Meralles is one of thousands of residents in the Arroroy area – near the tip of the arrowhead – whose livelihoods have been devastated by a new gold mine.
The mine reportedly processes an average of 30 kilos of gold each day, but locals said that so far, none of the money has benefited them. Instead, they said, the mine has displaced an estimated 15,000 small-scale miners whose families had been mining the area for generations. The mine has also wreaked havoc on the region’s hydrology, added residents, in one instance diverting a long section of the Panique River and effectively destroying the livelihoods of more than 500 families who used the river for fish- and rice-farming.
“They play with the people as if they were toys,” said Rino Velasco, an Arroroy town leader who has helped organize opposition to the mine.
LOCAL JOURNALISTS, like Ramesis and Post columnist Norman Laurio and radio reporter Angelo Labastida, are working to get the word out about the mine and the plight of Arroroy residents. But media practitioners here face, at best, an uphill struggle and, at worst, the prospect of a bullet in the back on some lonely stretch of road.
That’s what happened last June 12 to one of their compatriots, Antonio Castillo, 45, a columnist for the weekly tabloid Bigwas. While riding his motorcycle home that morning, gunmen shot Castillo from behind. The columnist died three hours later. During a visit with his family, Castillo’s daughter Krisha showed me her father’s jacket and the bullet hole in the lower back. Her father was the third Masbate journalist killed. No arrests have been in any of the cases.
In my two decades as a reporter – at the Los Angeles Times and the Seattle Times – I have never written about journalists or their plight, but the journalists on Masbate deserve mention. When they write a column or speak out on the radio, they risk life and livelihood. One of their colleagues, whom I met, journalist Joaquin Briones Jr., spent five years in prison on a libel charge brought by one of Masbate’s powerbrokers.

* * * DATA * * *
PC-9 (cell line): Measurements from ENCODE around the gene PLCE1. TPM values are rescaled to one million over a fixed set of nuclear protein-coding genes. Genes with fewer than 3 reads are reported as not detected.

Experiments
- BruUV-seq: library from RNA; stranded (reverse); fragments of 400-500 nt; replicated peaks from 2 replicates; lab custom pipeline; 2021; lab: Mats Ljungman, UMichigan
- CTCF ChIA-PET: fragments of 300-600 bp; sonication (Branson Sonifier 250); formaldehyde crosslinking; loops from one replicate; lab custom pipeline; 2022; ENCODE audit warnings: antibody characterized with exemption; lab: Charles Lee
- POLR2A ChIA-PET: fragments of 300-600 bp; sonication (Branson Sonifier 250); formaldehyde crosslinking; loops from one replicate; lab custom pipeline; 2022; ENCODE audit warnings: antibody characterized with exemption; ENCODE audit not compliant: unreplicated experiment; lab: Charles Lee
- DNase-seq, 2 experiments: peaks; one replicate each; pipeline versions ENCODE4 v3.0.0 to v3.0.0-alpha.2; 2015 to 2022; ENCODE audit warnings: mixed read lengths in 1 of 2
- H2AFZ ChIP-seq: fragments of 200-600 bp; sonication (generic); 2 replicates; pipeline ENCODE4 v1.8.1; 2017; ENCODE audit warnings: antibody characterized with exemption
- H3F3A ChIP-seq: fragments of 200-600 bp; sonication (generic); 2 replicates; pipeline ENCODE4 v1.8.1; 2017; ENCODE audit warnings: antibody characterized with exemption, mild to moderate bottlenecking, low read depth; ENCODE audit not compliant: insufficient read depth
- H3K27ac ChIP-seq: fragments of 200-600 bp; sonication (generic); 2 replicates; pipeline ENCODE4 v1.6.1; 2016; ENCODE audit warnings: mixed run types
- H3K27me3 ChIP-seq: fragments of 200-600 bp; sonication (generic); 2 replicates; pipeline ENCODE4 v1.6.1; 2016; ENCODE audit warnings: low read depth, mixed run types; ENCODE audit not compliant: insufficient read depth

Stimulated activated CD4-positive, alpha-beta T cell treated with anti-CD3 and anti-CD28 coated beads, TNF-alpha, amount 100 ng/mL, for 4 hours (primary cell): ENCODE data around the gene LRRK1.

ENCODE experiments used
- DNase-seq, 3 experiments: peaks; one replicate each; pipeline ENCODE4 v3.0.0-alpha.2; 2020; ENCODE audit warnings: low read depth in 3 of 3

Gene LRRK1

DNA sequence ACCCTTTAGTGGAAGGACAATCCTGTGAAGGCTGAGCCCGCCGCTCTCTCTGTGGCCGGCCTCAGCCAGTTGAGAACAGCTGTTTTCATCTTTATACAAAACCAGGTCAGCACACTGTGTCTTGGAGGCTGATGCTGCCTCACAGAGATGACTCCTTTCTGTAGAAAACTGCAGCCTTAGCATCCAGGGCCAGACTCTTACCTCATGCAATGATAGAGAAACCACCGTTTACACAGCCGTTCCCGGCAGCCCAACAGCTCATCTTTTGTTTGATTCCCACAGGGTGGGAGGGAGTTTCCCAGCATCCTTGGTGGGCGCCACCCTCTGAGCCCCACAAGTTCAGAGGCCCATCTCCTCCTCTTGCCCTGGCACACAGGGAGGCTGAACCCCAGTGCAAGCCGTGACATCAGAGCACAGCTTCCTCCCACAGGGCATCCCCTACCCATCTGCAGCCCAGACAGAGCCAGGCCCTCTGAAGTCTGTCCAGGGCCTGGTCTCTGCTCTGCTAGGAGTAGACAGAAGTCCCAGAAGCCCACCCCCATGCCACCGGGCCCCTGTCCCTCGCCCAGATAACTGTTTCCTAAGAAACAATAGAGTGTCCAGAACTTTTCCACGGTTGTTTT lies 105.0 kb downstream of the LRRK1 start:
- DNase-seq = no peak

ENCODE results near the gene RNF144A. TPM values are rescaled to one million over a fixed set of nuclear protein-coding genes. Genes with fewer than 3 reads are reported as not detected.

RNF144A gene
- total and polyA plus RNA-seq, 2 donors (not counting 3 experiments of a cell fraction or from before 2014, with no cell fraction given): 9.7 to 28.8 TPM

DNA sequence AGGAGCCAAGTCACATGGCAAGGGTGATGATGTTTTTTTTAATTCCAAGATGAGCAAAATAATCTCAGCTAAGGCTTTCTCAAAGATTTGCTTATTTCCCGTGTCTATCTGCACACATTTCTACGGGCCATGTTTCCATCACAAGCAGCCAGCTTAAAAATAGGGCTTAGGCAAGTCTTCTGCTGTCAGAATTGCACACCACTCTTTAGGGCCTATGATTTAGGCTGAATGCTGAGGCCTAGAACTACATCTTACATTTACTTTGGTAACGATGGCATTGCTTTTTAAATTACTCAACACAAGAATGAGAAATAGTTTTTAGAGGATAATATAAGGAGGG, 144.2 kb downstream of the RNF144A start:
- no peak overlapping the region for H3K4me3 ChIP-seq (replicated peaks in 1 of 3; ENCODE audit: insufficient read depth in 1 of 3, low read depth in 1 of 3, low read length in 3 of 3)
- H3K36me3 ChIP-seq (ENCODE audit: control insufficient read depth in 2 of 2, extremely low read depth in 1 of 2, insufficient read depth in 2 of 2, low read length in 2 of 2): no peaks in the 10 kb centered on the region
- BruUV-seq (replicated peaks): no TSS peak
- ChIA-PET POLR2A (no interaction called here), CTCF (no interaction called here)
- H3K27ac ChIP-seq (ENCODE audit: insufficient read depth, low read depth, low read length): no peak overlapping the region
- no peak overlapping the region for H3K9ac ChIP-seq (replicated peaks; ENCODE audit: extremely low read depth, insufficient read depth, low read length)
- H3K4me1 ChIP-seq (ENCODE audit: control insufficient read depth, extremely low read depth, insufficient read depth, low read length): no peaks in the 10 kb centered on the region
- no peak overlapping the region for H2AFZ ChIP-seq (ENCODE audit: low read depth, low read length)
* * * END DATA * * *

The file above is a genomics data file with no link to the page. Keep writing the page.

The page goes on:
Yet every week these journalists do their work. Though under constant threat, they continue to be the only critical, if somewhat muffled, voice on a remote island where dynastic families do whatever they like with impunity.
Which brings us to Governor Elisa Kho. The last stop on my trip was a brief but highly enlightening interview with this chief executive in her office. She was polite and friendly. She offered cookies and coffee. And then she proceeded to show herself as quite out of touch. (The interview was recorded.)
The governor is the wife of Antonio Kho, a former governor himself, current congressman and two-time murder suspect. He was also implicated in a third killing, but the cowboy hat-wearing congressman has eluded conviction. All three victims were his political rivals.
On this island, the general perception is that Antonio Kho will do whatever is necessary to get his way. But perception, however popular, obviously has no weight in court.
Regarding the spate of recent murders on Masbate, Governor Elisa Kho dismissed them merely as “petty killings” that had nothing to do with politics. They were personal conflicts, she said, “but it’s easy to say they were political.” As far as she knew, she said, there had been only one political killing – that of columnist Castillo – but even that was still under investigation. (Locals say that “under investigation” in Masbate generally means the case is destined to go nowhere.)
Regarding the island’s backwardness and malaise, Kho said she didn’t know a lot about the history of Masbate. She emphasized that she’s not native to the island and she didn’t know the intricate ins and outs of the province’s workings.
“I don’t know anything about mines,” Kho said regarding the situation in Arroroy. “I don’t know the difference between an open-pit mine and closed-pit mine.”
She had nothing to say about the 15,000 dislocated miners and the 500 families devastated by the Panique River diversion. Kho said decisions regarding large-scale mines are made in Manila and that she had no power to stop them.
Regarding dynastic families, the governor said, “Yes, now they say there is a Kho dynasty. Whether dynasties are good or bad, it depends on the dynasty. Past dynasties suppressed development. We are trying to improve the image of Masbate. I think we are not a bad dynasty. I think we’re positive. What do you think?” – PCIJ, September 2009